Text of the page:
What is obsessive-compulsive disorder?

Obsessions are thoughts, images, or thoughts that will not go away, are unnecessary and cause extreme pain.

Everyone has strange, unusual and even disturbing thoughts from time to time. Most people will continue their daily lives without thinking about these experiences, but if you have obsessive-compulsive disorder (OCD), these types of events can become both distressing and debilitating.

What is obsessive-compulsive disorder?

There are many different types of obsessions, including:

  • Constantly worrying about getting a deadly disease and/or spreading your germs to others
  • Worry about being contaminated by environmental toxins such as lead or radioactivity
  • Strongly worried that terrible things will happen to the one you love
  • Deeply worried that you will do something very embarrassing, such as yelling at the funeral
  • Believe that you might hit or injure someone with your car unknowingly
  • Offensive or disturbing thoughts, such as thoughts of murdering your partner or child
  • Disturbing sexual and/or religious images that may include sexual assault or inappropriate sexual behavior
  • There is a strong need to reorder things until they feel “just right”
  • Fear of harming inanimate objects
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Obsessions are more than just worrying about your daily problems; they often feel uncontrollable, even if you can recognize their irrationality.

Often these obsessions are so weak that it is difficult for you to keep up with work or maintain relationships. Obsessions are so painful that you try to get rid of them with other thoughts or behaviors called compulsions.

What is obsessive-compulsive disorder?

Compulsive behaviors are behaviors that must be performed over and over again to relieve anxiety. Obsessive-compulsive disorder is usually related to obsessive thoughts. For example, if you are addicted to being contaminated, you may feel compelled to wash your hands repeatedly or use hand sanitizer.

Common compulsive behaviors include cleaning, counting, checking, requesting or demanding guarantees, and ensuring order and symmetry.

Like OCD, people with OCD usually (but not always) understand the irrationality of their compulsive behavior.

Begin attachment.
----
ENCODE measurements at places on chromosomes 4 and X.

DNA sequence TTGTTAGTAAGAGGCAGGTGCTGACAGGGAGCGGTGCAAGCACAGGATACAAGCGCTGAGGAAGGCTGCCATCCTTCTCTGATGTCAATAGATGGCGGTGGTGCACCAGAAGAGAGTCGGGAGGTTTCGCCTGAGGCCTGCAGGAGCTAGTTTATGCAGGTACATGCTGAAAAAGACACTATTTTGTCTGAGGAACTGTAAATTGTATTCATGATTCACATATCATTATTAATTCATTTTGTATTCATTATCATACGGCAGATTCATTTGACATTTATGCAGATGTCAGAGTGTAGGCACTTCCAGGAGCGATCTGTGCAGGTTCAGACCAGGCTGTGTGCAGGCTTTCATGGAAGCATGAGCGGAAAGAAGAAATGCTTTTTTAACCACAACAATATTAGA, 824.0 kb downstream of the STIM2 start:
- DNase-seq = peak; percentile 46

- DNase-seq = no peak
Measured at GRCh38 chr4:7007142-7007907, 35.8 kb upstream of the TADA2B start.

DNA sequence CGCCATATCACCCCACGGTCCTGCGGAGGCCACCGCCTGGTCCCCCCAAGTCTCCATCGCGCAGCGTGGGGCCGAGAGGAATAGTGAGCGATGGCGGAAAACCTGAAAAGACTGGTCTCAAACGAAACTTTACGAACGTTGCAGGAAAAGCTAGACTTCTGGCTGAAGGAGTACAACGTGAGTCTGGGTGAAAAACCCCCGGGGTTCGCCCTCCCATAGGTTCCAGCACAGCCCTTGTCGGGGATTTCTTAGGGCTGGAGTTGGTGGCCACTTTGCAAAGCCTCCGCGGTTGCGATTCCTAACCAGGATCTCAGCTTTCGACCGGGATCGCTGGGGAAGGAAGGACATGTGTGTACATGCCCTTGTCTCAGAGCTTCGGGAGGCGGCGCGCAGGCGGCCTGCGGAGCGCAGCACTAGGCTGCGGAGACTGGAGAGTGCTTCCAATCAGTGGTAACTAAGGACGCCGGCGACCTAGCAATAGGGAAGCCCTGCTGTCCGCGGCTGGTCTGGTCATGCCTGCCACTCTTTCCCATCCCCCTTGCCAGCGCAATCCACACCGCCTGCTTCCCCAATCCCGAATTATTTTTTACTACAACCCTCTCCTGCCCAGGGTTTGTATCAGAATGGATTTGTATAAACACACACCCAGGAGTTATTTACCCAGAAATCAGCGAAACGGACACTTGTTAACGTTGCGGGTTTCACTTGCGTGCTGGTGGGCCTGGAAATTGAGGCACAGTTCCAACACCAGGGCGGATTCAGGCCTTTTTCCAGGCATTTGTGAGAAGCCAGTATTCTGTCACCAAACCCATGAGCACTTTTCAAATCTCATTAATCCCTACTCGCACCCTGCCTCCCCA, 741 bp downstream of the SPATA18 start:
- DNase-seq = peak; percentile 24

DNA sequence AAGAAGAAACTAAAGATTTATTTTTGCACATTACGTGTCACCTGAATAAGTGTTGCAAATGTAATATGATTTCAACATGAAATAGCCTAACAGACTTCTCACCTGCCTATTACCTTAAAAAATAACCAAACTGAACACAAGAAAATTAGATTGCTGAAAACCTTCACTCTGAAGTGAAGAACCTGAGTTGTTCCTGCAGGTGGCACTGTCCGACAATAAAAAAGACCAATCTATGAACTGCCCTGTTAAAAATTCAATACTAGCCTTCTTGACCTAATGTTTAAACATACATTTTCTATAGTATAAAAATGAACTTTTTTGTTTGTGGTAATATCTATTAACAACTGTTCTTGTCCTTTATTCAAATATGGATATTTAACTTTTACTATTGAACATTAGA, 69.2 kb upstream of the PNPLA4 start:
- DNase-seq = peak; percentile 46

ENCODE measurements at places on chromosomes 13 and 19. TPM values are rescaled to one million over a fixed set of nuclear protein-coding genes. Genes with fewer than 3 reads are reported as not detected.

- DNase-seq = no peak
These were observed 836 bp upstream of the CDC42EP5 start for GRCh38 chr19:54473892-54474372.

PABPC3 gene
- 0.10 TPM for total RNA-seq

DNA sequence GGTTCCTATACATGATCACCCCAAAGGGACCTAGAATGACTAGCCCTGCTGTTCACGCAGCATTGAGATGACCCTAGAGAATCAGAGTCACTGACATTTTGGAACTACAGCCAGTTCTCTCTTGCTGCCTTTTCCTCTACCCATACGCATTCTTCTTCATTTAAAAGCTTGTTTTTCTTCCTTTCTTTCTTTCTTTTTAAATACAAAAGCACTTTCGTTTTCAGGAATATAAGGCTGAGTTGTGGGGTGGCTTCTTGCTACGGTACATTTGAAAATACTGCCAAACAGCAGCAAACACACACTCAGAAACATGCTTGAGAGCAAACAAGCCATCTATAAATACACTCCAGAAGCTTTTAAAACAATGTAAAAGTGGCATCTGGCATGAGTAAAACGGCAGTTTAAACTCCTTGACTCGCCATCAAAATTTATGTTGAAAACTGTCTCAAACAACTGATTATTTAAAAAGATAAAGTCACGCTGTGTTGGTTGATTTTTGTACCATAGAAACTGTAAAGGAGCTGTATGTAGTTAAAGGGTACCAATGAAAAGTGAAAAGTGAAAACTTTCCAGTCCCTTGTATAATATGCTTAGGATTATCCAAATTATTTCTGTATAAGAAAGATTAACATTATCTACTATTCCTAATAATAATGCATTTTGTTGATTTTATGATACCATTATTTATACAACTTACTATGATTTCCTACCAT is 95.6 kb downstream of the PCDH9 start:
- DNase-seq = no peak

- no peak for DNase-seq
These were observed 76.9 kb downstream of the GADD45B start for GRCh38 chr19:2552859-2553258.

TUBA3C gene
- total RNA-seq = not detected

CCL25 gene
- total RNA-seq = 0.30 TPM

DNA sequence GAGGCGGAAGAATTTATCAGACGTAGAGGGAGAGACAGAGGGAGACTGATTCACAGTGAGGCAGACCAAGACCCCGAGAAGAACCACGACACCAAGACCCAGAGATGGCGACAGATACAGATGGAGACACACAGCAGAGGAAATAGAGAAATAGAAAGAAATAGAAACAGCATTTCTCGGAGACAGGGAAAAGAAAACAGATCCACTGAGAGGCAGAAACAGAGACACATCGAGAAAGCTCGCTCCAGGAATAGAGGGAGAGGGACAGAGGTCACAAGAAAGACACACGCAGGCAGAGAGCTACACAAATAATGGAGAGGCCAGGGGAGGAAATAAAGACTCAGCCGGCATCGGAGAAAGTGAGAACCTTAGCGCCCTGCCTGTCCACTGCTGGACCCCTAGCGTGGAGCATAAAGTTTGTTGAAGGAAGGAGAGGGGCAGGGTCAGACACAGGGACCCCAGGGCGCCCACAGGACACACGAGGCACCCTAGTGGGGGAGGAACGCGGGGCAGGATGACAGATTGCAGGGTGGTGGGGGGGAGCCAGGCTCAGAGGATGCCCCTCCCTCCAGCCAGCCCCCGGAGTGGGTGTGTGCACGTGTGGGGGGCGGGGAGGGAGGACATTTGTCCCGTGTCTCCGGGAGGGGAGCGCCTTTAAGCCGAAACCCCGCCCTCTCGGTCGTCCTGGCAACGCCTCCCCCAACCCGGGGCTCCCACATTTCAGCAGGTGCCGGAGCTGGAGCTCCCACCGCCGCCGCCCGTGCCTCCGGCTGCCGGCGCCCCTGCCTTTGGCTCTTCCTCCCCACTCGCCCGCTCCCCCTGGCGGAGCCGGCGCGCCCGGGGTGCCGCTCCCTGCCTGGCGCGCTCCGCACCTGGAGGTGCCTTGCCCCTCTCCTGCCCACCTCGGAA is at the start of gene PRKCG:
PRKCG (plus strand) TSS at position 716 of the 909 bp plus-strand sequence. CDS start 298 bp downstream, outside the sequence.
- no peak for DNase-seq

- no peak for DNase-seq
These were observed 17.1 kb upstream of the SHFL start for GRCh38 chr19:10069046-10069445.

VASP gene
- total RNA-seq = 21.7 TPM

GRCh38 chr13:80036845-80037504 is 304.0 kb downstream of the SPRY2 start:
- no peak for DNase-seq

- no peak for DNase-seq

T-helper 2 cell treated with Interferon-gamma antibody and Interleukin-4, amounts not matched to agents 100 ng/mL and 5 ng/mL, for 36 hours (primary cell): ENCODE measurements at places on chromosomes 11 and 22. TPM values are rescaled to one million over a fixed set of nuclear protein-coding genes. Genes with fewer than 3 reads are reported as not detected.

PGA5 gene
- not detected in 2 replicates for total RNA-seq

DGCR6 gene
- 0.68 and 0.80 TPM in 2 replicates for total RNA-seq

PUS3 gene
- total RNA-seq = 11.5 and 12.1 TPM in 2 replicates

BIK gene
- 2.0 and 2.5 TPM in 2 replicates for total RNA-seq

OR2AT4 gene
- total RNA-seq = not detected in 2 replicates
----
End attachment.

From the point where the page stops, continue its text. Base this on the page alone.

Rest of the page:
Obsessive-compulsive disorder and thought suppression

Given that obsessive-compulsive disorder is the core of obsessive-compulsive disorder, some people think that thought suppression may play a role in some of the symptoms that cause obsessive-compulsive disorder. People with OCD may overreact to dangerous thoughts and try to push them away, which will only make them worse than before.

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Of course, this leads to more thought repression, which leads to more painful thoughts, and thus forms a vicious circle.For example, as part of a study, people with OCD were asked to suppress their painful thoughts on certain days and allow themselves to have these thoughts on other days.

At the end of each day, they were asked to record the number of intrusive thoughts they experienced in their diaries. Not surprisingly, people with OCD recorded twice as intrusive thoughts in the days when they tried to suppress their thoughts than in the days when they let their thoughts flow freely.

Obsessive-compulsive disorder and obsessive-compulsive spectrum disorder

There are many other diseases that, although technically do not meet the DSM diagnostic criteria for obsessive-compulsive disorder, have very similar symptoms and are sometimes described as belonging to the so-called obsessive-compulsive spectrum. The spectrum captures different groups of symptoms that are reminiscent of obsessive-compulsive disorder, but are not exactly the same as those of obsessive-compulsive disorder.

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Usually (but not always) the only difference between OCD and specific OCD spectrum disorder is the specific focus of OCD and/or OCD.

For example, body dysmorphic disorder (BDD) is a mental illness in which patients have obsessive thoughts about minor abnormalities in their appearance or imperfections in their imagination. Like OCD, BDD involves repeated examinations; however, the difference between the two is that patients with OCD usually do not pay attention to their appearance.

Treat obsessive-compulsive disorder

Although obsessive-compulsive disorder-related obsessions can be debilitating, there are multiple treatment options that are safe and effective for many people. These include medications, psychotherapy, self-help techniques, and surgical procedures in extreme cases.